We live in an increasingly digital age, where we share more and more of our lives online through social media networks like Facebook, Twitter, LinkedIn, and other platforms.
As a result of the increasing size of our digital footprint, it’s important to consider what will happen to your online presence when you die. This prompts many people to ask: "Can I include social media accounts in a Will?"
This is a constantly evolving area of estate planning and probate law, and one that is important to consider.
The legal profession refers to your online presence as your digital assets, or your digital estate.
Digital assets typically fall into two categories: personal digital property, and digital assets used in a business.
Personal digital property includes:
Digital business assets may include:
Some of these digital assets could have significant monetary value, and may contain sensitive information including credit card numbers, billing information, and information that could be used to fraudulently open new accounts in your name after your death. The importance of protecting these assets cannot be understated.
As a preliminary matter, it’s important to give some thought to how people will access your digital assets after your death.
Many people mistakenly believe that they do not need to include social media accounts in a Will. Instead, the believe that family members will be able to simply notify the social media organization of a death, and that the social media company will tell them what to do with the deceased person’s site and account. Unfortunately, without proper planning, that often is not the case. In some instances, it can be virtually impossible to access or shutdown someone’s social media account.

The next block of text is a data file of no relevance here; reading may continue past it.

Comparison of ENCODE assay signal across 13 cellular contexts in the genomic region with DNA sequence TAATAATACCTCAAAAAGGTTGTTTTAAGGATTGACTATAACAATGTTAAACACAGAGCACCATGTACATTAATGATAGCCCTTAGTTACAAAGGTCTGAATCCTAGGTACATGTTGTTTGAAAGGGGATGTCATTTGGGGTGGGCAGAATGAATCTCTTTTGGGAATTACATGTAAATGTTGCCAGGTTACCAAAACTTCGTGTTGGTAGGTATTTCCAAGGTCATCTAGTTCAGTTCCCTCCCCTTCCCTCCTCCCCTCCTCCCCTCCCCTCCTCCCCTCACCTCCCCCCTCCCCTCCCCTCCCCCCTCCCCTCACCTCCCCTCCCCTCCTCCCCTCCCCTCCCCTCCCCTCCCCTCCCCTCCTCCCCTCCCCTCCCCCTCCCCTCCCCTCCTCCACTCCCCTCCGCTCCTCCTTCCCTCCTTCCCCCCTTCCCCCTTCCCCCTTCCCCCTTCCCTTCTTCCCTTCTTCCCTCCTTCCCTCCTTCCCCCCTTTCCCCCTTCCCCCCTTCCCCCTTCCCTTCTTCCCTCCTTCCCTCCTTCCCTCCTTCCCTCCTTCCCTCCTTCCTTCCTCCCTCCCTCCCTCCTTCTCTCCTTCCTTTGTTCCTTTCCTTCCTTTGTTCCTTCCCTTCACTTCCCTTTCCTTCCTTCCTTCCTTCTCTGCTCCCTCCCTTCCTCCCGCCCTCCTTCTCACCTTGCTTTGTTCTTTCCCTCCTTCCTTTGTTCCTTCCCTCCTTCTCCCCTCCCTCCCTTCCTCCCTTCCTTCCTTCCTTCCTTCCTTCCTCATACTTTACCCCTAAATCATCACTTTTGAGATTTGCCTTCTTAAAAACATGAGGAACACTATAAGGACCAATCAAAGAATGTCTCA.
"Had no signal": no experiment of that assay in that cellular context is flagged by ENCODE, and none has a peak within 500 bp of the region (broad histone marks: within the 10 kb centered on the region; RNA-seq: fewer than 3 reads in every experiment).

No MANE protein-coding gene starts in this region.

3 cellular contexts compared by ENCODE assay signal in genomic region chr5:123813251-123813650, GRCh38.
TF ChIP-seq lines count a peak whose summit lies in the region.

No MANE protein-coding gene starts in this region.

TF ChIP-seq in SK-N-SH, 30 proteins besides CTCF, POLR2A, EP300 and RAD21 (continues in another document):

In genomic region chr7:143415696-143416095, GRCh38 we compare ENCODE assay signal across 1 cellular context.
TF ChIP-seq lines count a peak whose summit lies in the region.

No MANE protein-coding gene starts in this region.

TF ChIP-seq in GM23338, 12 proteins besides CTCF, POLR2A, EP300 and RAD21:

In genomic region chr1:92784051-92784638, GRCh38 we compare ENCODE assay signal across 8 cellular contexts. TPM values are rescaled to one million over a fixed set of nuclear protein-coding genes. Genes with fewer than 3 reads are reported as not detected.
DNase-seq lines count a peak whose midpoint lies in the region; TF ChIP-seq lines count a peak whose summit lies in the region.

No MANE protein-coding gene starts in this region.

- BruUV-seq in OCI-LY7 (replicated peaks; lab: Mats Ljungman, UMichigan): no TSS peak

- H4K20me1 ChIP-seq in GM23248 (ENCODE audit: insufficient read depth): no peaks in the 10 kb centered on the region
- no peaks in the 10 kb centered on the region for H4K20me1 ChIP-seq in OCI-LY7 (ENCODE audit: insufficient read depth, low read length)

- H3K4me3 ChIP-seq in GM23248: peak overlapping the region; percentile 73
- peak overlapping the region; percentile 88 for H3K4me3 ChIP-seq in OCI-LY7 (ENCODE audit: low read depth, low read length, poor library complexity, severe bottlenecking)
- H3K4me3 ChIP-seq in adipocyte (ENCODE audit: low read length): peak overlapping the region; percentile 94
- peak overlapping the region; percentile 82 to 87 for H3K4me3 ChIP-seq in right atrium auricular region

This is why it is important to plan for where you’ll store all of your passwords, and create a system that will allow others to access them.
Once you’ve decided how other people will access your social media accounts, you can consider what you want done with your social media presence.
We encourage our clients to create a digital asset management plan as part of their estate plan. The digital asset management plan should allow the estate Executor to access passwords for the deceased person's social media accounts. Make sure you leave information for your Executor so they know what social media accounts you have, and how to access them.
Begin by making a list of all of your accounts, then specify the account details, including username, passwords and, if the account requires them, security questions and answers. Once you complete this inventory, store the document in a safe and secure location. We routinely advise our clients to leave this information in a sealed envelope that is given to the estate planning attorney. This document should be updated regularly.
You might also include a provision in your Power of Attorney that specifically allows your Executor to access online assets as necessary.
Next, consider the instructions that you want to leave to your estate Executor. What do you want this person to do with your digital assets?
Consider the following questions when formulating your digital asset estate plan:
Of course, digital estate planning is no substitute for a traditional estate pan. Rather, it’s an important complement to a traditional estate plan that takes into consideration the ever-evolving digital landscape and how you wish to exist in it once you’re gone.
If you or your family need help creating a digital asset estate plan, contact Wolfe Legal Services today.
I have more than 23 years experience providing probate and estate planning services to people throughout greater Columbus, including Dublin, Worthington, Westerville, Bexley, Delaware, Upper Arlington, New Albany, Marysville, Hilliard, Delaware, and Newark, and throughout Franklin County, Delaware County, Pickaway County, Fairfield County, Union County, and Licking County. Call or Text (614) 263-5297 any time or complete our secure, confidential, and free online form located on the home page.